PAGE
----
(January 6, 2017). In this lecture Dr. Eric Foner discusses the corrupted culture of the Gilded Age and provides two extra reasons why it infected Southern Carpetbag regimes in the remarks excerpted below:
There are two basic reasons [for Carpetbag corruption.] One was that a lot of money was flowing through the [Southern state] governments. Far more than before the war…There’s a tendency for that to stick to the fingers of the political people in power. But more important, most of the Reconstruction officials…were very poor…They needed to make a living out of being in office.
Foner cites two examples. One was a black tailor who lost his white clientele after joining Georgia’s Carpetbag government. The professor may, however, be failing to consider that few white Southerners could afford custom-tailored clothes after the Civil War and thereby may be dismissing an important reason why the tailor lost his clients. The second was a Northern Carpetbagger, John Bryant, who became Georgia’s Superintendent of Education. Bryant wrote New York publisher Harper & Row that, “[His department] shall labor especially to establish a system of common schools in the state…and the advantage to your house will be very great.” Harper & Row paid Bryant $3,000 after receiving the letter, which Foner concludes was a bribe.
If bribery by state government officials is justified due to economic need partly caused by their act joining of Carpetbag governments, then might other groups justify crimes because their economic need partly resulted from the formation of the Carpetbag regimes which they were powerless to prevent?
Consider the Yeoman white Southern farmer. Prior to the Civil War he paid almost no state taxes because states derived the bulk of their revenue from taxes on slave property. After slavery was abolished, the Southern state regimes formed under Andrew Johnson’s plan relied chiefly upon the poll tax for revenue. At that time it was not a voting tax, but instead a per capita assesment that everyone paid equally.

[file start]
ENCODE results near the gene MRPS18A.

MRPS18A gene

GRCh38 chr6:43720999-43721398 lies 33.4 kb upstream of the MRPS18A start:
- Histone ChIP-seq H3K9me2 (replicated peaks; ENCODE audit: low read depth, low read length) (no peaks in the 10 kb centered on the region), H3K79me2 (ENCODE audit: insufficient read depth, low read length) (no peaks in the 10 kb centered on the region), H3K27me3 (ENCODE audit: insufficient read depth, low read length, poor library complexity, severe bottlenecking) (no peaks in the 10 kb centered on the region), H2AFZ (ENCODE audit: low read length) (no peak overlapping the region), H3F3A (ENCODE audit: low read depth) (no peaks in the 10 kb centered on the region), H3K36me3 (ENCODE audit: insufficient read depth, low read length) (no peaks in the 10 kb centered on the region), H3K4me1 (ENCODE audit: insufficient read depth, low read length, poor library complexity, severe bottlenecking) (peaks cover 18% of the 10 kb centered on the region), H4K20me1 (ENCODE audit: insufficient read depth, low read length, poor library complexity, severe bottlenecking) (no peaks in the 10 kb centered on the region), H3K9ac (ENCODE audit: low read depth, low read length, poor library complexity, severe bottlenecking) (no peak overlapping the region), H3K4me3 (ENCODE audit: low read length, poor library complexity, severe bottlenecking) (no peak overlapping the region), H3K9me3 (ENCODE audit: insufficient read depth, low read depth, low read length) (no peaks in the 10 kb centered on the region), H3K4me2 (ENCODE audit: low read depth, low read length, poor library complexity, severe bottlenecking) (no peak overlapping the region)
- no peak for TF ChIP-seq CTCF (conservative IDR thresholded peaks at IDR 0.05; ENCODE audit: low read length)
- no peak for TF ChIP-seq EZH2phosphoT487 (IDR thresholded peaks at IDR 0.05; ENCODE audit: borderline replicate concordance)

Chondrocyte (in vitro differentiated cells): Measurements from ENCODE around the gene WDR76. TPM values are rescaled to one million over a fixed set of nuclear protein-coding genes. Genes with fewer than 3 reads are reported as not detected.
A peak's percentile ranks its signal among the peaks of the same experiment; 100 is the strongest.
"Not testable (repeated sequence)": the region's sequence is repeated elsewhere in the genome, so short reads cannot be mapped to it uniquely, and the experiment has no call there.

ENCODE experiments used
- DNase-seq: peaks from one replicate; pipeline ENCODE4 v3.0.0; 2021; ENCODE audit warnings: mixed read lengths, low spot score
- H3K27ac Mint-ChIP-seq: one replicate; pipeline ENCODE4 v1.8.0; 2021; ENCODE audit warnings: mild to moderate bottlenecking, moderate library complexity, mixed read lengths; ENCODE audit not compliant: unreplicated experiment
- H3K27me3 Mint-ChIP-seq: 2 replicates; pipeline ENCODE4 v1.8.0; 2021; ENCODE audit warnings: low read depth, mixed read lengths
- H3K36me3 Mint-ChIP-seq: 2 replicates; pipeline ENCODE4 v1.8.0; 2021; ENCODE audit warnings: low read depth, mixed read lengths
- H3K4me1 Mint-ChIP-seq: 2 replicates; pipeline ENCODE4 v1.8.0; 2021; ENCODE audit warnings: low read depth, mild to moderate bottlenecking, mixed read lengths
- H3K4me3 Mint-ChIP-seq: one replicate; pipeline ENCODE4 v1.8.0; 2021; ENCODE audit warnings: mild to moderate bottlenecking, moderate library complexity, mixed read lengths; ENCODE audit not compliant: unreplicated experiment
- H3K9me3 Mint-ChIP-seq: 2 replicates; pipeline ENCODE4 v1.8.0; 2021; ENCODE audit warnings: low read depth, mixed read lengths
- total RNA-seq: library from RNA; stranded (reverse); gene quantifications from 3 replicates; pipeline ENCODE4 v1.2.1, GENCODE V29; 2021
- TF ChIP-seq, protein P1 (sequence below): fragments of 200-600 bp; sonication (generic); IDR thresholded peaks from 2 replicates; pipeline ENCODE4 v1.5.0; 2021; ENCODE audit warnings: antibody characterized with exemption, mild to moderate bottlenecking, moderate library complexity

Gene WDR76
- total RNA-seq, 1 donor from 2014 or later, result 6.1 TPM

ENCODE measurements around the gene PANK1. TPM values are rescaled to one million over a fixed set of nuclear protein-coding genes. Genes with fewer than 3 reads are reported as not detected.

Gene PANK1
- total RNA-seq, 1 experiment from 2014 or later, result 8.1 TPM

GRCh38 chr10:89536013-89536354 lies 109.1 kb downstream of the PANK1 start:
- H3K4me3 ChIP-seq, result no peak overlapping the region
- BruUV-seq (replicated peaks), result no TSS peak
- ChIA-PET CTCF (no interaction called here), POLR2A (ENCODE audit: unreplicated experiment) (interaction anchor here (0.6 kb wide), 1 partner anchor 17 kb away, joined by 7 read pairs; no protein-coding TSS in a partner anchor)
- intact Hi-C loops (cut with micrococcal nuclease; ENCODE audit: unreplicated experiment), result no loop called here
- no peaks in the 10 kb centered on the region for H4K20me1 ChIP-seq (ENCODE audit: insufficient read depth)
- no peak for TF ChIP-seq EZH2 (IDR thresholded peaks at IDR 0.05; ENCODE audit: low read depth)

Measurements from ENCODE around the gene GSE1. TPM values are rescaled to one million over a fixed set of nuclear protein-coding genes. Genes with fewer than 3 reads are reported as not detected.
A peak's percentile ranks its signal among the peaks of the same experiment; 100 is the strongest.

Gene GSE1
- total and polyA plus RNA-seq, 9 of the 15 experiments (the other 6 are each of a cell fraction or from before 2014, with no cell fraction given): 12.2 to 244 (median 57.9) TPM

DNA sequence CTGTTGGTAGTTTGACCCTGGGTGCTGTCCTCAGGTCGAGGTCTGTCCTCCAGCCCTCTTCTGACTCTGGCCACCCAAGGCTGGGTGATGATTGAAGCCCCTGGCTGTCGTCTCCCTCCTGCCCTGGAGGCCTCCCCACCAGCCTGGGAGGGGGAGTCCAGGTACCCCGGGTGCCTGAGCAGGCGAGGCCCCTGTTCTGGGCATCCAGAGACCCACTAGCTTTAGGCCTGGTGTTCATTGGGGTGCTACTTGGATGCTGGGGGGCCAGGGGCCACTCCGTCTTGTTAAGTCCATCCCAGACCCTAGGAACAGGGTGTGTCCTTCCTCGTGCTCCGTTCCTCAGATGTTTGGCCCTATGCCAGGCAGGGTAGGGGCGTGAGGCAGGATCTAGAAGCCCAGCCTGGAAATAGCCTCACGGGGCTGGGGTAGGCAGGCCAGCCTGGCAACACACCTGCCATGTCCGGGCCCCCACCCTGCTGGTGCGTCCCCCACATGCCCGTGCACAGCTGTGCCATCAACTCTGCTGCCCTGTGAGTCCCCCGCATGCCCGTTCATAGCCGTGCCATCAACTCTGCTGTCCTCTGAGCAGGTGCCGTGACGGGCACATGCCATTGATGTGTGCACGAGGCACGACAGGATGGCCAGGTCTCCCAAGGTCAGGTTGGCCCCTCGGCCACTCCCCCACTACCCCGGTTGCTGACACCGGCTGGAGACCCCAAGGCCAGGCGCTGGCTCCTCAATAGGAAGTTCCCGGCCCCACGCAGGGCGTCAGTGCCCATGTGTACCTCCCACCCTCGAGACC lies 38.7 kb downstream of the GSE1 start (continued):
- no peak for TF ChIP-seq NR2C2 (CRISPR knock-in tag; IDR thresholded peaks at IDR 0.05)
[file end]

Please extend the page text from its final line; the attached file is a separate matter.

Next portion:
Although the per capita tax increased the burden on those who never owned slaves, it was almost nothing compared to the real estate property taxes imposed by the Carpetbaggers. As Foner explains, Carpetbag governments spent—and plundered—a lot more money than did Southern antebellum state governments. Consequently, the war-devastated South endured some the highest property taxes in relation to wealth in our country’s history. Even though 1870 property values in the eleven former Rebel states were less than half the value in 1860, the amount of property taxes paid was four times greater. At one point, for example, 20% of Mississippi’s land was up for sale to pay back taxes.
Even though Emancipation was a national policy, the education of former slave children fell entirely upon the Southern states two years after the Carpetbag regimes were installed. Federal banking laws generally did not permit national banks to loan on mortgages, which were essential in the South. Moreover, they enabled the capital-starved South to open only a small number national banks and simultaneously taxed state-chartered banks nearly out of existence. The result was enormously expensive financing through small country merchants that relied upon the crop-lien system to insure that they got paid at harvest time. It forced the farmer to grow a cash crop like cotton and relegated him into an endless cycle of perpetual peonage.
Enormous federal tariffs created Northern monopolies and made it difficult—by closing the USA to competitive imports—for overseas cotton buyers to generate the exchange credits needed to purchase American cotton. Consequently, overseas textile companies increasingly bought raw cotton from other countries. Finally, federal public works spending was concentrated in the North and West. From 1865 to 1873 only 10% was invested in the South. New York and Massachusetts got twice as much as all of the former Rebel states combined. The list goes on and on.
In short, the Yeoman farmer badly needed more income and credit, or lower taxes. Would Foner suggest that the farmer’s unfair economic need justified crimes, and if so, which ones? Unlike the politician, a genteel crime like bribery was not available to him.
Sources: E. Merton Coulter The South During Reconstruction, 155-56, John Ezell, The South Since 1865, 87; David L. Cohn The Life and Times of King Cotton, 148-49